Looking at the 12.1-megapixel Panasonic Lumix DMC-FP8, you wouldn't think there's anything special about it -- it's appears to be just another ultra-compact, point-and-shoot camera. To some extent that's true, but it attempts to address a common complaint of most cameras of its type: slow performance.
The £200 DMC-FP8 starts up in less than a second, has a lower-than-average shutter speed -- at least in bright lighting -- and can shoot at nearly 2 frames per second. It also has a 28mm-equivalent wideangle lens with a 4.6x zoom, which is internal -- something that's both a blessing and a curse. The DMC-FP8's battery life is exceptional, too, and it's simple to use.
Small and lightweight
The DMC-FP8 is available in red, silver and black, which is good news, since the design is less than exciting. It's compact and lightweight, so sliding it into a trouser pocket or small bag isn't a problem. The lens is internal, so there's nothing to extend from the body when it's switched on. As is the case with all internal-lens cameras, however, it's very easy to end up with fingertips in your shots if you're not careful with your left-hand grip.
The camera's controls are simple enough so that out-of-the-box use shouldn't be a problem for those familiar with digital cameras. A switch for powering the camera on and off is on top, next to the shutter release and zoom ring. There's also a small button for quickly changing to Panasonic's 'intelligent auto' mode, which determines the most suitable scene mode and helps correct any blurring, focus and brightness issues. While you could argue that a button for going to 'movie' mode might be more useful, the use of intelligent auto allows you to switch between any two modes. This means that, if you do the majority of your shooting in intelligent auto, you can set the camera to movie mode and then use the intelligent-auto button to quickly switch between the two.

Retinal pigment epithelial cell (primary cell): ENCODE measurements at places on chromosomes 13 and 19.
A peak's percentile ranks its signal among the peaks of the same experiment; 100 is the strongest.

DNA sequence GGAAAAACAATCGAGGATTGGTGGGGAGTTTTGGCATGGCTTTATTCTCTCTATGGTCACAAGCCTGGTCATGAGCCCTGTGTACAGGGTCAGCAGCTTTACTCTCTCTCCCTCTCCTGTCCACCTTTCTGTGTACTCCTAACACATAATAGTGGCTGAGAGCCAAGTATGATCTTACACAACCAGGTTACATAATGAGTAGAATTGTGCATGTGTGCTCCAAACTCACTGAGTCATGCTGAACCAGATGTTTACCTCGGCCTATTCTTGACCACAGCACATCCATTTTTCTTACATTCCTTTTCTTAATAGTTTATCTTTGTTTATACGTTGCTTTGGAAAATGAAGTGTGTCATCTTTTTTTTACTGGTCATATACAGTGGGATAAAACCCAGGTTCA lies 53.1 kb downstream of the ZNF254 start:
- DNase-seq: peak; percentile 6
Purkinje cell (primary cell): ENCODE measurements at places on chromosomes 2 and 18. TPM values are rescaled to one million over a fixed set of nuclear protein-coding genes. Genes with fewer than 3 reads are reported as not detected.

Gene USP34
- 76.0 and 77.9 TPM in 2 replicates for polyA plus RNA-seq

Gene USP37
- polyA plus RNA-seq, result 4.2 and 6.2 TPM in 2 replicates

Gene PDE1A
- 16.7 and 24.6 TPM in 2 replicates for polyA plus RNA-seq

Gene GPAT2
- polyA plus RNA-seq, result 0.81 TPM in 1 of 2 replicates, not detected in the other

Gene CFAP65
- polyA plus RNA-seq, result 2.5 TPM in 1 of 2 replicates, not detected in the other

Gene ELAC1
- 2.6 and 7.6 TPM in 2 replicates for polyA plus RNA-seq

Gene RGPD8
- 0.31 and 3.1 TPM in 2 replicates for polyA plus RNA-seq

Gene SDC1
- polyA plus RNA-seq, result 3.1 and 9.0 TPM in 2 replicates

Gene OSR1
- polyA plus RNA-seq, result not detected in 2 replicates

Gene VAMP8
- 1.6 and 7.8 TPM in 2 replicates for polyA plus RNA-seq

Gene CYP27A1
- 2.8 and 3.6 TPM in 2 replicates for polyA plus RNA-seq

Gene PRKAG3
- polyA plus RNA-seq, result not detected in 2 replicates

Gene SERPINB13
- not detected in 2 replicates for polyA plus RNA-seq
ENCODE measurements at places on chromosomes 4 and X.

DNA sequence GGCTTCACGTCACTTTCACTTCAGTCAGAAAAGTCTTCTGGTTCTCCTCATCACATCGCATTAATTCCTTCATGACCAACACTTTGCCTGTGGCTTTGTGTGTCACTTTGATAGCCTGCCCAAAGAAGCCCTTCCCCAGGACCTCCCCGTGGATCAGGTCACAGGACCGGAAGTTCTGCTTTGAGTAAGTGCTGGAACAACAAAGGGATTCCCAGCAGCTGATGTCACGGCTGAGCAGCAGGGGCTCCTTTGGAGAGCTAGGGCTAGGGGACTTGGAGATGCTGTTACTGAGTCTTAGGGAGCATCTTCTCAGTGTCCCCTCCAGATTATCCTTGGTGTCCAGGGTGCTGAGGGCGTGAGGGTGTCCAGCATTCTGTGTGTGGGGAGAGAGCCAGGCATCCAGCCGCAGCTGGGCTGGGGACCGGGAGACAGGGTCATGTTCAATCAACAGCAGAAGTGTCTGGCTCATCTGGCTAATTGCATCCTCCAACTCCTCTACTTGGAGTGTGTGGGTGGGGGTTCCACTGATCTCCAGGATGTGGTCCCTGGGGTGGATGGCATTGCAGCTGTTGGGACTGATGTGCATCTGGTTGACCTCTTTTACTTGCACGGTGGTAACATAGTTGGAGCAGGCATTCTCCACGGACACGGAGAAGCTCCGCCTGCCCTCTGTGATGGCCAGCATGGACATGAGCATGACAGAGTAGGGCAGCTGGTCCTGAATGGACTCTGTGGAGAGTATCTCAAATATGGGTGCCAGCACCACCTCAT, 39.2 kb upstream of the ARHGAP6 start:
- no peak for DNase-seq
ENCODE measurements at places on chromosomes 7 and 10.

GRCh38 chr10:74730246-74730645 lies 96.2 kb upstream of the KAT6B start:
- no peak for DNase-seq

On the back, to the top right of the LCD, is a switch to go from shooting to playback. Below that, to the left, is a 'mode' button, and, to the right, a 'menu/set' button. Again, it's all pretty simple. The only confusing part may be the 'quick menu' button on back at the lower right. This brings up a vertical bar of shooting-mode-sensitive options. If what you're looking to adjust isn't there, the menu/set button will bring up the rest of the options.
Four navigational buttons double as exposure, flash, macro and timer controls. All of the buttons glow an attractive blue when touched, which will help in the dark, as long as you've memorised what each button does, because the labels don't light up.
On the right side is a small door covering three ports: DC in, USB/AV out, and component out. The only cables included, however, are USB and AV. If you want DC power or component out, you'll have to buy them separately.
The DMC-FP8 is principally a point-and-shoot camera, with no controls over aperture or shutter speed. In 'normal picture' mode, you get the most control over results, with settings for focus, light metering, colour effects, white balance, ISO and exposure. You also get access to Panasonic's 'intelligent ISO' for limiting the sensitivity to a maximum of ISO 400, 800 or 1,600. Due to the poor photo results at ISO 1,600, we recommend using the 'ISO max 800' setting for low-light situations, and 'ISO max 400' for bright conditions.